Aren’t I a Women?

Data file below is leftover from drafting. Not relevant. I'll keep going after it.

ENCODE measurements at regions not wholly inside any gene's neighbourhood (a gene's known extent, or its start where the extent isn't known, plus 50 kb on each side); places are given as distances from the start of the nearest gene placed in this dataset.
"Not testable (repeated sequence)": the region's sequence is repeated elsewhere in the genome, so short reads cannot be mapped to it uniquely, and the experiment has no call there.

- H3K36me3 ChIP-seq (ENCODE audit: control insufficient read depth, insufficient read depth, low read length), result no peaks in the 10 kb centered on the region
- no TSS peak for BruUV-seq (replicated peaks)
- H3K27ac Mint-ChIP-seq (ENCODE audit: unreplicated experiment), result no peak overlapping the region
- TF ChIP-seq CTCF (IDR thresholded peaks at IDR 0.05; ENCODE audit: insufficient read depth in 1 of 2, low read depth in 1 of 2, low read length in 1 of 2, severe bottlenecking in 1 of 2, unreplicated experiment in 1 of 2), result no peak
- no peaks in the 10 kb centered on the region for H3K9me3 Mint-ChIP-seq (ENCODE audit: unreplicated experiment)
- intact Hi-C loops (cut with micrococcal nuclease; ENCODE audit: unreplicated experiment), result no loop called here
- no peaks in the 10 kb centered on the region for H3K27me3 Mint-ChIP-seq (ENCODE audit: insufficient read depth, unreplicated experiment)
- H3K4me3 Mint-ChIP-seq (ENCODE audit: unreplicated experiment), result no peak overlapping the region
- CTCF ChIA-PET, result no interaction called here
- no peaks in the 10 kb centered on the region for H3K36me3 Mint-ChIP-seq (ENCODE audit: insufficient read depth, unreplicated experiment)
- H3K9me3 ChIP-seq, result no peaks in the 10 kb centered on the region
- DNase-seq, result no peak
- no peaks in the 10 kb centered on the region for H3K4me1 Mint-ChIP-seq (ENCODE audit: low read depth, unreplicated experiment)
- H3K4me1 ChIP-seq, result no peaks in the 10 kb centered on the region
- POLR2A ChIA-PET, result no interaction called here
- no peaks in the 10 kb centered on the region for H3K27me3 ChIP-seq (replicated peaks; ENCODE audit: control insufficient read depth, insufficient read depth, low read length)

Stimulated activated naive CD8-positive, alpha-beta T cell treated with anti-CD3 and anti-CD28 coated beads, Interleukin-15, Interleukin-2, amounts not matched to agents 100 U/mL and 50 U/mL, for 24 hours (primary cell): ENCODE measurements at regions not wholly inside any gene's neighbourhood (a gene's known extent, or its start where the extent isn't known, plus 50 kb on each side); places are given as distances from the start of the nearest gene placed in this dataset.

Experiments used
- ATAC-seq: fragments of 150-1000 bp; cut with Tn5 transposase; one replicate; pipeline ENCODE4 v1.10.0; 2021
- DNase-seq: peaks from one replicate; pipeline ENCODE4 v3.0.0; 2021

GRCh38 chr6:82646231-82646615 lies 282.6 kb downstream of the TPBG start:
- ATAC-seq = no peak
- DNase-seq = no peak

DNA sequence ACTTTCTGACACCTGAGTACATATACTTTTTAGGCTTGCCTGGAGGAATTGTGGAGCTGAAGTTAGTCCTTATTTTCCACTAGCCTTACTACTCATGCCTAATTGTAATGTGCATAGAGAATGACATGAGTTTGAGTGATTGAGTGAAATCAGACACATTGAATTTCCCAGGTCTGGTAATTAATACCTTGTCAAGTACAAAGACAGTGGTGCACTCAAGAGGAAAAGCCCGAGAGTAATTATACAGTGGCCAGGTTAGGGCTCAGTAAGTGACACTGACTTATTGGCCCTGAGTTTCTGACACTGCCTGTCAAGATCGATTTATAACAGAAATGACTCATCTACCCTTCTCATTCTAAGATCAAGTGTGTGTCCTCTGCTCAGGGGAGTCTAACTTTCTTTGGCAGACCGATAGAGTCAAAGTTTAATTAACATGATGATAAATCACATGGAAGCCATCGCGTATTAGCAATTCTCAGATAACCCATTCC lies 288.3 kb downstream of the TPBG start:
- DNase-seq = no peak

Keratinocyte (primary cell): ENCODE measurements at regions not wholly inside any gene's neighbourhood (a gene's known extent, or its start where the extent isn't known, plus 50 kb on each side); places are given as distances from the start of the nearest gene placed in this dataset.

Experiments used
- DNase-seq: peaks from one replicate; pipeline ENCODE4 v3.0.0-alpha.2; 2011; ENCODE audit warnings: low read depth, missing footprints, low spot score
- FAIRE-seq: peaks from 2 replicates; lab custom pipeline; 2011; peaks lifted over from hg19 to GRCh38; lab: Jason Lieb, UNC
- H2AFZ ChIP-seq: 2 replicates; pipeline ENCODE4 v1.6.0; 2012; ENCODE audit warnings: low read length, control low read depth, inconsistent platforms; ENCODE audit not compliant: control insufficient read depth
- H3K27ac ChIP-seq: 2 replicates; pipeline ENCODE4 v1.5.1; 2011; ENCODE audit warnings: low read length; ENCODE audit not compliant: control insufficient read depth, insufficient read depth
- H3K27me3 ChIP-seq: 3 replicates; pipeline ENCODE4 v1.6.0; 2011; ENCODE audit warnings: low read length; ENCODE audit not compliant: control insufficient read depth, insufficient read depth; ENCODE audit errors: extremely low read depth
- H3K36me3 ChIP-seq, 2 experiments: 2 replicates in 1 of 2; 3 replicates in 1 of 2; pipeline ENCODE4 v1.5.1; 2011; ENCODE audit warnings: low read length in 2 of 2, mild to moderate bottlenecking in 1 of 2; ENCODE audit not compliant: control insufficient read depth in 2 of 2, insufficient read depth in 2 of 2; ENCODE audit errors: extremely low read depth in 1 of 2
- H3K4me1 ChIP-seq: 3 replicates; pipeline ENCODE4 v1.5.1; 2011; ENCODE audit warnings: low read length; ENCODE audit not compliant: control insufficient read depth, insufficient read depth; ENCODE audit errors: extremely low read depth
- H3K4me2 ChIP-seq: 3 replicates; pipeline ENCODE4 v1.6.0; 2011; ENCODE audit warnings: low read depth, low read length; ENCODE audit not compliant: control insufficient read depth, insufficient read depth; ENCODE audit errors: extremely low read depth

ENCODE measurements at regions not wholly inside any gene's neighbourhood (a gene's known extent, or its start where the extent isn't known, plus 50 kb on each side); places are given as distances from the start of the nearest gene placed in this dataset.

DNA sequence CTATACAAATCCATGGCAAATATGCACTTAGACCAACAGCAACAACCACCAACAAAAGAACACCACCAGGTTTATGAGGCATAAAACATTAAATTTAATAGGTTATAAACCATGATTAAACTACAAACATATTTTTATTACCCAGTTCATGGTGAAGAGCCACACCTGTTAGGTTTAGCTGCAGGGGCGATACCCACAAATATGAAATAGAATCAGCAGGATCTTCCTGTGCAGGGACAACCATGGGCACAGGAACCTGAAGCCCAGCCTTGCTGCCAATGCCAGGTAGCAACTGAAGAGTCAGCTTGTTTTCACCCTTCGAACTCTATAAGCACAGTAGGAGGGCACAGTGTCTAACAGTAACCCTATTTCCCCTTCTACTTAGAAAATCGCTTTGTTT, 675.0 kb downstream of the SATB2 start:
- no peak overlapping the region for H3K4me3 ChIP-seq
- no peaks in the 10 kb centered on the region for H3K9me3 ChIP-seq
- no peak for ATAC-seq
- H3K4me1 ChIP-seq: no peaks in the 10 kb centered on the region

Sojourner Truth became the strongest symbol of African American women during an era where both sexism and racism were prominent issues. Her life was not easy. She was sold into slavery several times. Her family and friends were constantly taken away from her and sold into slavery. Sojourner Truth’s use of appeals, repetition, and rhetorical questions in her speech “Aren’t I a Women?” illuminates her women’s rights argument. Truth establishes ethos, or credibility, through her strong presence to the reader. She talks to a man in the speech who says women cannot be equal to men because “Christ wasn’t a woman” (424). As she makes a strong point about where God came from in the first place, she points out that this man’s statement is asinine. Truth speaks from the experience of a former slave woman. It is hard to deny the credibility of someone who has lived through the two worst historical experiences of this time period. She also employs pathos to illustrate emotion in her words. She has seen all thirteen of the children she birthed into this world sold into slavery and she “cried with a mother’s grief” (423).Though I have not experienced that sort of heart ache I can only imagine how I would feel in that situation. Appeals is one rhetorical technique that made Truth’s speech hit home to so many people’s hearts. Along with appeals Truth implements repetition to illustrate a strong understanding of the fact that she is a woman. She uses repetition of the phrase “Aren’t I a Woman” (423-424 normally coming after any sentence where she uses “Aren’t I a Woman”(423-424) as her closing argument to the sentence. She says “...no man could head me-and aren’t I a women?” (424) talking about all the stuff she has done by herself and no man could help her. She uses this repetition as a tool to make you think about why there are so many differences between men and women. Her point is well taken. Though she...